The Service of Documents and Taking of Evidence in Civil and Commercial Matters (Revocation and Saving Provisions) (EU Exit) Regulations 2018

Posted in Dispute resolution and litigation Enforcement

The UK Government has published a draft statutory instrument under the European Union (Withdrawal) Act 2018, which would revoke, so far as the UK is concerned, two important pieces of EU-derived legislation in relation to dispute resolution: the Service Regulation (Regulation EC No. 1393/2007) and the Taking of Evidence in Civil and Commercial Matters Regulation (1206/2001).

Pursuant to the terms of the EU (Withdrawal) Act, all EU-derived law will become part of domestic law, under the category of ‘retained EU law’. This is so as to provide continuity following Brexit as far as possible.  However, in accordance with section 8 of the Act, Ministers may by regulations make such provision “as the Minister considers appropriate to prevent, remedy or mitigate (a) any failure of retained EU law to operate effectively (b) any other deficiency in retained EU law arising from the withdrawal of the United Kingdom from the EU.”

Under the Act, ‘deficiencies’ are defined as including instances where the Minister considers that the retained EU law contains anything which has no practical application in relation to the UK; relates to EU entities which no longer have functions in that respect under EU law in relation to the UK; or contains EU references which are no longer appropriate. However, it also applies where a particular piece of retained EU law is based on reciprocity.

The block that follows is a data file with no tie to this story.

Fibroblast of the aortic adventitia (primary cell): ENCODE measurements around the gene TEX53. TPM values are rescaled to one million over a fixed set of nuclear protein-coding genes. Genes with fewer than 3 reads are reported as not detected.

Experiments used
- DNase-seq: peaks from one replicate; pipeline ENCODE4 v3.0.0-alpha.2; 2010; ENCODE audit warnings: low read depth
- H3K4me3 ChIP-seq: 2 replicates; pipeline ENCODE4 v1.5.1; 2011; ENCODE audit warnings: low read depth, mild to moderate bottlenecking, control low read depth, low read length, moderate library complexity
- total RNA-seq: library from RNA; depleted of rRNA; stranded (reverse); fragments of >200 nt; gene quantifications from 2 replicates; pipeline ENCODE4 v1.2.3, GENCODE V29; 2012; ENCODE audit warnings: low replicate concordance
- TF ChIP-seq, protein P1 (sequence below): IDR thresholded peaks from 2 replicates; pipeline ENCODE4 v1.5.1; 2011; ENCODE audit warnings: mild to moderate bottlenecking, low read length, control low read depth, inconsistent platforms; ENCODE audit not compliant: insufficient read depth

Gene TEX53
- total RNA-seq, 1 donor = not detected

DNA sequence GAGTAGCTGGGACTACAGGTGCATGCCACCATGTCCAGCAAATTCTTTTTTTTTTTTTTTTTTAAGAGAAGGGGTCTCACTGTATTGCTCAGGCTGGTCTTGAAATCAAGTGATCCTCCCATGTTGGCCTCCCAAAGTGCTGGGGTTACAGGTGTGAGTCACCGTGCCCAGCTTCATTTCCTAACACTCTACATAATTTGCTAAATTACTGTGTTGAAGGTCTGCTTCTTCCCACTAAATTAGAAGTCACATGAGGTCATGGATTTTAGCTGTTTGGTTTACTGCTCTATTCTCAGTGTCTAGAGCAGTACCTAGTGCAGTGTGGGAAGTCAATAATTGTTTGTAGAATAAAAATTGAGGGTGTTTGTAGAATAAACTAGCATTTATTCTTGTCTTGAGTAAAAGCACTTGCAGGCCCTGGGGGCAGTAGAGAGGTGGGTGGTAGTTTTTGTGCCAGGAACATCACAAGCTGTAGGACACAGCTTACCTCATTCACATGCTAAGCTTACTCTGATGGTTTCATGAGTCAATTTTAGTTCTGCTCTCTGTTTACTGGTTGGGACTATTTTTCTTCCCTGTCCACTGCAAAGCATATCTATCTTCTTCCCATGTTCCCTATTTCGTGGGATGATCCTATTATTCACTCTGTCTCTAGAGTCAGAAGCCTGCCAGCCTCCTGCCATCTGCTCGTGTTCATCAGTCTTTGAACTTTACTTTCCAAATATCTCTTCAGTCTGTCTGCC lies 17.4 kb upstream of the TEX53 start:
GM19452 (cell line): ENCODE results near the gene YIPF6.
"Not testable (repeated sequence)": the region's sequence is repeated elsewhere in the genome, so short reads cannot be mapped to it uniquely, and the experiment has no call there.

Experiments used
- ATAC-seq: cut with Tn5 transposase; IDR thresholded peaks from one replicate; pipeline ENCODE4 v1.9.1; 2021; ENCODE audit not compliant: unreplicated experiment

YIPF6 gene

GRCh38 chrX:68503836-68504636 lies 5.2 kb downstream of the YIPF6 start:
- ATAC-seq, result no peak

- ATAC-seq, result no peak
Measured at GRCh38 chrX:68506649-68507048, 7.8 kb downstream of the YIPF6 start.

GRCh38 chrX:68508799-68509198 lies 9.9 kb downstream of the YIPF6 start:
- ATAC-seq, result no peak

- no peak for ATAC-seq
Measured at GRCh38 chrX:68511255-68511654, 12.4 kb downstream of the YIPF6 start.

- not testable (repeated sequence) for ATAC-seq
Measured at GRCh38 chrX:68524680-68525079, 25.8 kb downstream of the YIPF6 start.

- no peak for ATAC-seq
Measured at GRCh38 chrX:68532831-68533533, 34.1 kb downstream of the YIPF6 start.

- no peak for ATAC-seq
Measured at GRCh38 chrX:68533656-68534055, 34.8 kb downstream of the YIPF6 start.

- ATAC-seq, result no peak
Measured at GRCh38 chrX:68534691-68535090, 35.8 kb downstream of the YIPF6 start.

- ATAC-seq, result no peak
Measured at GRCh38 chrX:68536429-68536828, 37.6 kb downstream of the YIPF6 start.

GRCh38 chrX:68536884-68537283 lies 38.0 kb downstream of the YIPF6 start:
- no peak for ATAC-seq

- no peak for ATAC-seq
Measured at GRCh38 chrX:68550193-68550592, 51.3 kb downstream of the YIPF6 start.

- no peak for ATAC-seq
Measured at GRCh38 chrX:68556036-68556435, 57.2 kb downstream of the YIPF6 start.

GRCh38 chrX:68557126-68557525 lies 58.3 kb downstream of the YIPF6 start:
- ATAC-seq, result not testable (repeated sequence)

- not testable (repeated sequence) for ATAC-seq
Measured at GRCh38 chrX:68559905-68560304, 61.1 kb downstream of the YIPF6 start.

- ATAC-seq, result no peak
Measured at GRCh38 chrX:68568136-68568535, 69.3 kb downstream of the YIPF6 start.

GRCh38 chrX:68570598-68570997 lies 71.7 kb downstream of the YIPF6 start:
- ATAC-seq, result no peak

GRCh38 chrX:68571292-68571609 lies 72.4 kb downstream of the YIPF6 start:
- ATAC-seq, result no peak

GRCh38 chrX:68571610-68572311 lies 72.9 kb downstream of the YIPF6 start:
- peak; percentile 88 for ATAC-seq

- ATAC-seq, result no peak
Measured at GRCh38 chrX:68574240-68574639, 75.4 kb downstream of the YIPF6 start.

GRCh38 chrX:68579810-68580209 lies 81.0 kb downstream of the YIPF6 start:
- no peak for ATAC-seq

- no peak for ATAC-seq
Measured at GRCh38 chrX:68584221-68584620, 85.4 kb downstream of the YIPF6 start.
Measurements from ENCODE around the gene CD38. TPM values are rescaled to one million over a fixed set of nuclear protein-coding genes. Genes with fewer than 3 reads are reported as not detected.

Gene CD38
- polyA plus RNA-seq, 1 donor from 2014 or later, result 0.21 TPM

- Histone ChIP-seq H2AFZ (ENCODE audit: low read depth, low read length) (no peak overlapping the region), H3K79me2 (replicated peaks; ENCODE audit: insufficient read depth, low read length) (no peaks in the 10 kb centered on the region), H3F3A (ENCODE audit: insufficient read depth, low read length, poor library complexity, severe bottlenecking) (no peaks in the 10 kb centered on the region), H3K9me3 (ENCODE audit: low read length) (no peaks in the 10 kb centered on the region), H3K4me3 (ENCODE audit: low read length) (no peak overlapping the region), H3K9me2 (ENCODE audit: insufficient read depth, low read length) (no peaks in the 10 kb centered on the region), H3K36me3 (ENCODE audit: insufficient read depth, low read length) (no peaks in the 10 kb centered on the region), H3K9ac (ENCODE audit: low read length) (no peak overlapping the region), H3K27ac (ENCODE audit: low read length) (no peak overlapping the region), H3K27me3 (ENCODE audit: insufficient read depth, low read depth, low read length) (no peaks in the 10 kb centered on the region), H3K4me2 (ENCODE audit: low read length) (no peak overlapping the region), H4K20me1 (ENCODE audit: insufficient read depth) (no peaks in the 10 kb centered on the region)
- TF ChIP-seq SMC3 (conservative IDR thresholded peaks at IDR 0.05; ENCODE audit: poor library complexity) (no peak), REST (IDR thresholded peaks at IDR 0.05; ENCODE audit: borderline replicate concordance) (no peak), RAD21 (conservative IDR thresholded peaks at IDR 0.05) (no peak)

The Service Regulation currently allows for English court proceedings to be served on defendants in other EU Member States and vice versa, by a variety of methods. Similarly, the Taking of Evidence in Civil and Commercial Matters Regulation provides an EU-wide framework for taking evidence to assist proceedings in another member state. However, both schemes are based on reciprocity and as such, there would be little benefit to the UK to retain them unilaterally.

Accordingly the draft statutory instrument provides that in effect, neither will become part of domestic law following Brexit.

Of course this does not prevent the parties reaching a new agreement to mirror the provisions of either scheme should this be achievable as part of the Brexit negotiations.

Finally, it is worth stressing that with regard to service of process in particular, even if no new agreement is reached, the absence of the Service Regulation should not cause an undue burden for well-advised parties, as set out in out earlier blog post. Rather, it provides an added incentive to include within agreements a contractual provision authorising service on a process agent at an address within England and Wales – something that prudent parties would do already.

Brexit: planning for the future as negotiations continue

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